This is a follow-up to a previous story -- 'On Your Side: Sen. Reid vows to resolve fire grant controversy'
-- from News 4's Joe Hart.
RENO, Nev. (MyNews4.com & KRNV) -- With fire season approaching, you might be surprised to hear bureaucratic red tape is going to limit the amount of firefighting resources in the Tahoe Basin. It's because of an ongoing controversy over millions of dollars in unpaid federal fire grants.
In October 2011, the federal government froze the grant money which had been earmarked for contractors and firefighting agencies in Nevada. News 4 On Your Side investigated to find out if they will ever be paid, and if we are closer to getting this controversy resolved.
Ann Grant is a former board member of the now-defunct Nevada Fire Safe Council. Grant has put in countless hours working with the BLM and the U.S. Forest Service to try to free up $2.5 million in federal money. The money is owed to contractors and fire agencies in and around the Tahoe Basin for the fire prevention work they performed more than two years ago.
"We have done everything they have asked us to do," Grant said.
But still, no payment. The problem is the Fire Safe Council used grant money from the Forest Service to pay for work that was funded by the BLM. After that, federal auditors stepped in and prevented anyone else from getting paid.
In February, we contacted Senate Majority Leader Harry Reid, who vowed at the time to step in and get the situation resolved. "They've had enough time. We're going to speed this up," Reid said at the time.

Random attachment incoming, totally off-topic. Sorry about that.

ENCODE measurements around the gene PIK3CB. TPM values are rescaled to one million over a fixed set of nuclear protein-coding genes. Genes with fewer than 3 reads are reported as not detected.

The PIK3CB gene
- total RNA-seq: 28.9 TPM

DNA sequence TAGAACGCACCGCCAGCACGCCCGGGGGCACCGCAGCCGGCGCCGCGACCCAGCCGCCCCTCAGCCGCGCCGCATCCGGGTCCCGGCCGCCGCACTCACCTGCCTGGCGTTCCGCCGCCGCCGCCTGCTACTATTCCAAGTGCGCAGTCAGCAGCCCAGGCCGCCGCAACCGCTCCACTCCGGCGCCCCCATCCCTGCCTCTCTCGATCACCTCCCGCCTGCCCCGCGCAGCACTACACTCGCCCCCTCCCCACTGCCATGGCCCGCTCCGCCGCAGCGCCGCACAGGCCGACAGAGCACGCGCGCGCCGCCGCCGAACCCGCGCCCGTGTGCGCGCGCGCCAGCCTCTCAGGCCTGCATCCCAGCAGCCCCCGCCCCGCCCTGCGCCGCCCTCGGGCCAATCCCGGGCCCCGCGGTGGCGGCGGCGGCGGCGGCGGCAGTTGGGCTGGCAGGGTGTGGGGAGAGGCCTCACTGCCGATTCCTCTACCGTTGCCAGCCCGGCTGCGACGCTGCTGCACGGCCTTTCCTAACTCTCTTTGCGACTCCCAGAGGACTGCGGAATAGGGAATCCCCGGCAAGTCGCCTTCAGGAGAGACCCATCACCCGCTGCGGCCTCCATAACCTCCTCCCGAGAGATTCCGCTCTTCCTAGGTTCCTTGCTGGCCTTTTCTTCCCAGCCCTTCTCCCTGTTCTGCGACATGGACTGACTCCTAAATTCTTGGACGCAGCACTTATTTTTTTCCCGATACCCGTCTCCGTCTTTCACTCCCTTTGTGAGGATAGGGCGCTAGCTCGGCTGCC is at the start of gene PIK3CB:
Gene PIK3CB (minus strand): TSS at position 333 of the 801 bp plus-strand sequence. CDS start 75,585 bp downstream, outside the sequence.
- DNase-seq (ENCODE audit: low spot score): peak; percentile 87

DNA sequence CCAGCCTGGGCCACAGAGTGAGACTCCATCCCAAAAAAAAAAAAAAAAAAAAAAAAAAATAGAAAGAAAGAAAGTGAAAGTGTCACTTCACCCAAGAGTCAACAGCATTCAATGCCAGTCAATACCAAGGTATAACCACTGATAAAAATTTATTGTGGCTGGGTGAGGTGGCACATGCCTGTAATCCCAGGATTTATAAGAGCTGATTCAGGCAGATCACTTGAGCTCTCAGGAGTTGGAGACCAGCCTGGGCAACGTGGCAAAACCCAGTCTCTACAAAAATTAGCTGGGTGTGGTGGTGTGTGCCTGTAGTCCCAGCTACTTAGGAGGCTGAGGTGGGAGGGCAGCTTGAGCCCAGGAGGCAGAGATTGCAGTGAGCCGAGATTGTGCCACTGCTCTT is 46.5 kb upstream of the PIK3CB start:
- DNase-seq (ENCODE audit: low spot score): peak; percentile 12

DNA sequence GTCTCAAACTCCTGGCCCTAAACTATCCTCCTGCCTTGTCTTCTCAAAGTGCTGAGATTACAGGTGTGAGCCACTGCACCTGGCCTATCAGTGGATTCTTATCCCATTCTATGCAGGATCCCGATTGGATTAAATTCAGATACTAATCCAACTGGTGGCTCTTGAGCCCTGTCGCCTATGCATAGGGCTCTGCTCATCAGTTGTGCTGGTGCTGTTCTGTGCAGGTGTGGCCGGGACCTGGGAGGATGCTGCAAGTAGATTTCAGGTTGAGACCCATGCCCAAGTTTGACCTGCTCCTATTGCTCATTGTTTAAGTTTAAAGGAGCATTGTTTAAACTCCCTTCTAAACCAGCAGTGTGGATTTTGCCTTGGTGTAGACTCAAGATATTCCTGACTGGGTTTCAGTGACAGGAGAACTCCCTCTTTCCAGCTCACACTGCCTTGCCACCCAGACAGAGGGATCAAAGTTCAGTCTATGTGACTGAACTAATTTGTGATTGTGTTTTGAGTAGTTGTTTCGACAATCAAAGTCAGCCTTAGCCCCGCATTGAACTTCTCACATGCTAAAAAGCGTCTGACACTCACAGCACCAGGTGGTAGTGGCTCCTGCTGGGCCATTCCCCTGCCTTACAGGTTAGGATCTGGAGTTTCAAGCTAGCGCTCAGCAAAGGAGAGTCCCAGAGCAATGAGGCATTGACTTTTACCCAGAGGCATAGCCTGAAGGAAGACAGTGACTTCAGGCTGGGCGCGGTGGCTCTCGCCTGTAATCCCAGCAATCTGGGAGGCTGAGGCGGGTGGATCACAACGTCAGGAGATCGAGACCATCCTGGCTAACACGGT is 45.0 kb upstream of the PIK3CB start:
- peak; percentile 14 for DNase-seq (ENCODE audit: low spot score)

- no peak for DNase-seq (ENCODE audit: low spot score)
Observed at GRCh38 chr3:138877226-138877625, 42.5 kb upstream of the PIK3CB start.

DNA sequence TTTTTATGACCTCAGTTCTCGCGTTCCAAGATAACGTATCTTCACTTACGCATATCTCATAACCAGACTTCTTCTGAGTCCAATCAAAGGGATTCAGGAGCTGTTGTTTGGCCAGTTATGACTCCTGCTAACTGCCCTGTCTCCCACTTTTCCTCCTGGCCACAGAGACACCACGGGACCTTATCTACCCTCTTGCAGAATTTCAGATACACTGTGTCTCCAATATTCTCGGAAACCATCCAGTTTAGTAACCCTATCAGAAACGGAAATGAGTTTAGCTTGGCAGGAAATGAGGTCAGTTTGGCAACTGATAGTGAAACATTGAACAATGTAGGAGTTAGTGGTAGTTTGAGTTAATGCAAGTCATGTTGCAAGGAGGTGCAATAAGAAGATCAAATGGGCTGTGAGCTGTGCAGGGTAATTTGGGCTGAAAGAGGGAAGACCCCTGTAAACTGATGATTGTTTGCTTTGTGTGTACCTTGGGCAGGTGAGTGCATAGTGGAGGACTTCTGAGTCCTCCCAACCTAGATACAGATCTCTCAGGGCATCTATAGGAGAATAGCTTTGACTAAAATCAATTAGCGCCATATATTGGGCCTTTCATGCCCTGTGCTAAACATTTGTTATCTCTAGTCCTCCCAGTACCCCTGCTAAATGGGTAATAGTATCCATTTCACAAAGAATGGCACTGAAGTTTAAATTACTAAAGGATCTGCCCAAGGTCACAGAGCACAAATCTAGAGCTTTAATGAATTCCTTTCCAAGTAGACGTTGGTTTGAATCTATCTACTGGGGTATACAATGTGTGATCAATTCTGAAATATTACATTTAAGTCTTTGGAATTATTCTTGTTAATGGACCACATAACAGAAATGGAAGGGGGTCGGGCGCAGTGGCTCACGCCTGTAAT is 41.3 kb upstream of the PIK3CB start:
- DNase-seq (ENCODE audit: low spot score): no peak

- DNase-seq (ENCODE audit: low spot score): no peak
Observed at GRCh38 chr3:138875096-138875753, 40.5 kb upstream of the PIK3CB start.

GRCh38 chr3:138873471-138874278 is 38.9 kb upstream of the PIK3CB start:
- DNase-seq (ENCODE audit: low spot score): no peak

Reid also said that he was just learning about the unpaid grants. "Quite frankly I didn't know about it until just a day or two ago," Reid insisted in February.
But it turns out that is not actually not true. Grant told News 4 she met with Reid's staffers at his office inside the Reno Federal Building in early 2012 about this issue, hoping to get answers then.
"Maybe his staff didn't tell him, I don't know. But we made several contacts with his office trying to get help," Grant said.
News 4 checked with Reid's staff to find out if the Senator did know about this issue two years ago. They confirmed he was briefed back in 2012, but they told us he is briefed on many issues on any given day. Sometimes more than the senator is able to keep track of, they told us.
Senator Reid was at a political event on the UNR campus last week, and was asked if he has made any progress settling this dispute since we last spoke in February. Unfortunately, two months later, Reid's mood seems to have changed and he told us he has not made any progress.
"I'm not going to say it will be paid. We're trying to get it done," Reid said.
But others, like North Lake Fire Chief Mike Brown, remain optimistic. "I think we're getting closer to with respect to the agencies participating together to try to rectify this situation," Brown said.
Adding to the frustration for many, the U.S. Forest Service and B-L-M have filed their own claims in U-S Bankruptcy Court seeking a total of nearly $10 million in grant money that was mismanaged by the Nevada Fire Safe Council.
Despite that, fire chiefs and contractors are still holding out hope the money will eventually end up in the hands of those who actually did the work. "It's going to have be somebody at the top who tells them to do it," added Grant.
The next step may be drafting legislation to authorize Congress to force the U.S. Forest Service to pay the contractors who did the work. One business owner in Gardnerville is owed nearly $20,000 for the work he did, while some fire departments are owed hundreds of thousands of dollars.